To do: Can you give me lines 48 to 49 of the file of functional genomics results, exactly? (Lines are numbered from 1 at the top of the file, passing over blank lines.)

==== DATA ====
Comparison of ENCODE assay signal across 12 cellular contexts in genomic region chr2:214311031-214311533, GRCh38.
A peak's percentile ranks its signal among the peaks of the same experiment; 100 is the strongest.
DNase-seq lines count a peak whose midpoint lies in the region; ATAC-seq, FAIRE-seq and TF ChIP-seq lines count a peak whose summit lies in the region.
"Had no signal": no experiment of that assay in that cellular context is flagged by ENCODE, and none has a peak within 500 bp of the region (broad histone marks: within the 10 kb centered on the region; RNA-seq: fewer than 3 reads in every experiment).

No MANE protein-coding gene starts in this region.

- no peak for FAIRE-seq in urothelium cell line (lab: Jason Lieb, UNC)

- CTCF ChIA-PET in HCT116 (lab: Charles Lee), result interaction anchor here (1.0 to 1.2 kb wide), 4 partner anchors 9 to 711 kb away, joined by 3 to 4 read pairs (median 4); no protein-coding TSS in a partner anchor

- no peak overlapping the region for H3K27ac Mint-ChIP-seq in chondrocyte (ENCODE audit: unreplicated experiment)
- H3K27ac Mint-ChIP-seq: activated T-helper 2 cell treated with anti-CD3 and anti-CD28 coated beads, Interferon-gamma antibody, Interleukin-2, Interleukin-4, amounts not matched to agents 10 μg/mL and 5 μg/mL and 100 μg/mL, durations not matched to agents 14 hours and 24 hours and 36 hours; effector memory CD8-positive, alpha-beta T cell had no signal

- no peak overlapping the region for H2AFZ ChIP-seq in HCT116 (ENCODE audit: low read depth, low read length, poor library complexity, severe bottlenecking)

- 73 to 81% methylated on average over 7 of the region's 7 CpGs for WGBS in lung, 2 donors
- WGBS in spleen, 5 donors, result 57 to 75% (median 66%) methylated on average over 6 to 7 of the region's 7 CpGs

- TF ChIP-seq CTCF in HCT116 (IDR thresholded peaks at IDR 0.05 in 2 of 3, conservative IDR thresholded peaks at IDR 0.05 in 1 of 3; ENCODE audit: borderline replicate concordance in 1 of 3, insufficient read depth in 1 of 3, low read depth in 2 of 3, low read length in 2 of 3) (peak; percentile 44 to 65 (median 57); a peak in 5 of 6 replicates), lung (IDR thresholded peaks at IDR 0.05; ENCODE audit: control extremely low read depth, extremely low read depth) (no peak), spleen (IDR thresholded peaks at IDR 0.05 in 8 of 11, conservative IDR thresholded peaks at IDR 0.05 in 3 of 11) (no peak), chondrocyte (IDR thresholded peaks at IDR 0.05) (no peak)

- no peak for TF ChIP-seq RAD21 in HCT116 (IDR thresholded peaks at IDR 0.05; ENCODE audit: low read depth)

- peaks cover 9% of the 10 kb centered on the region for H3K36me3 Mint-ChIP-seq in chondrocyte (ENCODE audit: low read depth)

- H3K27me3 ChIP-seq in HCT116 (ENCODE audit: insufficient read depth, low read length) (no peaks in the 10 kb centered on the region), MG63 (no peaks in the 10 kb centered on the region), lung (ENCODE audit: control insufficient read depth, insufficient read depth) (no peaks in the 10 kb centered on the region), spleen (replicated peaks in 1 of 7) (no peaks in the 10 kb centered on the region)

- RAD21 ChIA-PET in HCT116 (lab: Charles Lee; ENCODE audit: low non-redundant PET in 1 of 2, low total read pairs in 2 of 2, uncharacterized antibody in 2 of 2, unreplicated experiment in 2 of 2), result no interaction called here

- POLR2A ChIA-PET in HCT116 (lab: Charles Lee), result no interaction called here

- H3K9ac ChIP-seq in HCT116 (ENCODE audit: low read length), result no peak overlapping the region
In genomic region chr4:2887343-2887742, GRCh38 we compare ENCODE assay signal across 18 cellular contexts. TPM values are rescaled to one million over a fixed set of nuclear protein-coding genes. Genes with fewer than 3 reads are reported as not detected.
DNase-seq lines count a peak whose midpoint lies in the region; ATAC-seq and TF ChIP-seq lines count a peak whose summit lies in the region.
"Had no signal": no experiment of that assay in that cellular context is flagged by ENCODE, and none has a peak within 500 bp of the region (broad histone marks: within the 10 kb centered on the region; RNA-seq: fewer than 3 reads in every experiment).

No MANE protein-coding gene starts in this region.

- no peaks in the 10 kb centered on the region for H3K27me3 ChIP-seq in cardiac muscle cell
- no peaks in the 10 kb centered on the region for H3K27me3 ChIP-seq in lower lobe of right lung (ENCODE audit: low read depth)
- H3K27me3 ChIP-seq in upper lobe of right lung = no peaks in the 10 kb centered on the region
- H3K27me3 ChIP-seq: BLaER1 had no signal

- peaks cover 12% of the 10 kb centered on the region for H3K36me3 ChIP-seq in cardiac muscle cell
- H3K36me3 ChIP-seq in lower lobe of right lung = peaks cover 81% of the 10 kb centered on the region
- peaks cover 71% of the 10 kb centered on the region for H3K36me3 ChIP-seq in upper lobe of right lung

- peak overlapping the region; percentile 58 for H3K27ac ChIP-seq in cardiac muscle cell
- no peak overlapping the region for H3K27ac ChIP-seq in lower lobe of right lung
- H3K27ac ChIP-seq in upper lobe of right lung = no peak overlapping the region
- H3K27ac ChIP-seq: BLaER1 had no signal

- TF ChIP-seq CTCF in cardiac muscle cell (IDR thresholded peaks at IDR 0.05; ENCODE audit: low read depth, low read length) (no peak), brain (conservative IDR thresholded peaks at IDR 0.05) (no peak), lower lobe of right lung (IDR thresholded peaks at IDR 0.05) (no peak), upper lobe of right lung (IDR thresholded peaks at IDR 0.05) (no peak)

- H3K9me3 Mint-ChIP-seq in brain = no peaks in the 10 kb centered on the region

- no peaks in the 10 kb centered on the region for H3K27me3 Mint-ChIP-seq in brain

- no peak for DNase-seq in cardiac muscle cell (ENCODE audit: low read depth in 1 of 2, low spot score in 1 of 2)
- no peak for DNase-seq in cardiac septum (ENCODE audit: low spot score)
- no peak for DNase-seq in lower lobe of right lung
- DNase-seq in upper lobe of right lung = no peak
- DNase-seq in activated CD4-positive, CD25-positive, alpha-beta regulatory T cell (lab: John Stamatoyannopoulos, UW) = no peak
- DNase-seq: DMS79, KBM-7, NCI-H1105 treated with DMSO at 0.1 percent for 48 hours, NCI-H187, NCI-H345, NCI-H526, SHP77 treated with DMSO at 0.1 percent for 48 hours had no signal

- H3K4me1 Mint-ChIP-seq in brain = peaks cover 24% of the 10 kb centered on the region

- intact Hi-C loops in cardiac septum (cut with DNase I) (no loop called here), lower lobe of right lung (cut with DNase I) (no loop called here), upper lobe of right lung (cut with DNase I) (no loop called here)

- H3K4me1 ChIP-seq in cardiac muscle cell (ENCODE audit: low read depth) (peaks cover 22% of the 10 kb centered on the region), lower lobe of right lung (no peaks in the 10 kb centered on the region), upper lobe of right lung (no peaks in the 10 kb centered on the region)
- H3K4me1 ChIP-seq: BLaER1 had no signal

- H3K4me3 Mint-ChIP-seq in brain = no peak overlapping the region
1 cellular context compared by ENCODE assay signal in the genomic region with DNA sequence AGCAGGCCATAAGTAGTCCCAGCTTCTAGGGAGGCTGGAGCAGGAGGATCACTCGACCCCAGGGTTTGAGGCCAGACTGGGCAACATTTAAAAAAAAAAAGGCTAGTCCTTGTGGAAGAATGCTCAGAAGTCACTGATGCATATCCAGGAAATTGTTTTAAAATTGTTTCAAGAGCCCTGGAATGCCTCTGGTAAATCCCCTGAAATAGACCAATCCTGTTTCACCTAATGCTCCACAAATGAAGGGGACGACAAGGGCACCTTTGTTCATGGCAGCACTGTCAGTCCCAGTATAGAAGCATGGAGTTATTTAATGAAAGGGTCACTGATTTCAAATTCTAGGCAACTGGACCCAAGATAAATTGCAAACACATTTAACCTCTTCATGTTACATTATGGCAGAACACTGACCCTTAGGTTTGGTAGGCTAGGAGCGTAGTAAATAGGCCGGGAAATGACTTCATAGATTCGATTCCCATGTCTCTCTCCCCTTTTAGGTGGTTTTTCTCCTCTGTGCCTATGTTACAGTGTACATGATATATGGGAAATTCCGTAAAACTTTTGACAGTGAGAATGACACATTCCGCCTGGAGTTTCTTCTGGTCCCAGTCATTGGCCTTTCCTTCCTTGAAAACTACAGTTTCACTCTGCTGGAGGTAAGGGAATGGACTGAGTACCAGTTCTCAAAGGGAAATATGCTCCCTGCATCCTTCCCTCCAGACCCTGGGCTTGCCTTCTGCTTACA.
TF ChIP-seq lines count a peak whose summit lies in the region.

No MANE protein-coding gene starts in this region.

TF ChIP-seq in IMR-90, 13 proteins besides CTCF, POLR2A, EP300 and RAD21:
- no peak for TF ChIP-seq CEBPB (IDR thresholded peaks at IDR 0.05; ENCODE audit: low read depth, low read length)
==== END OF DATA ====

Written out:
- H3K4me3 Mint-ChIP-seq in brain = no peak overlapping the region
1 cellular context compared by ENCODE assay signal in the genomic region with DNA sequence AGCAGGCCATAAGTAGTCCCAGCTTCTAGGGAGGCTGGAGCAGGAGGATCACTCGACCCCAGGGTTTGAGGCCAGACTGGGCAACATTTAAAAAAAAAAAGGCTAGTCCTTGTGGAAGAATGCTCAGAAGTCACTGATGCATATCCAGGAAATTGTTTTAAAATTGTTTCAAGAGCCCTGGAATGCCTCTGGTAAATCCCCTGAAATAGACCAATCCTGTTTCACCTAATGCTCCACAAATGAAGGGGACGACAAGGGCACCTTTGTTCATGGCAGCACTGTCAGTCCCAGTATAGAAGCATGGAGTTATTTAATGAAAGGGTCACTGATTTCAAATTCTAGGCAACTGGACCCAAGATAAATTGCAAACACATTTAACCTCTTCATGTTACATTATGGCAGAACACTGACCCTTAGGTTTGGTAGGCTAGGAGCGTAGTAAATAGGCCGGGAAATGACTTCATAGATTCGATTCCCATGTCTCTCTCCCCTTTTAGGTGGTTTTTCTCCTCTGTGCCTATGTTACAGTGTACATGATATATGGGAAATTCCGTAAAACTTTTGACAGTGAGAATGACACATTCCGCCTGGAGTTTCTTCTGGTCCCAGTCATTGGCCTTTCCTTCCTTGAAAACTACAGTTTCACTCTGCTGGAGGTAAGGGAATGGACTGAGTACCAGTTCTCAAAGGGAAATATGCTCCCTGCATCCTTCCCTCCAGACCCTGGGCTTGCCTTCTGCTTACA.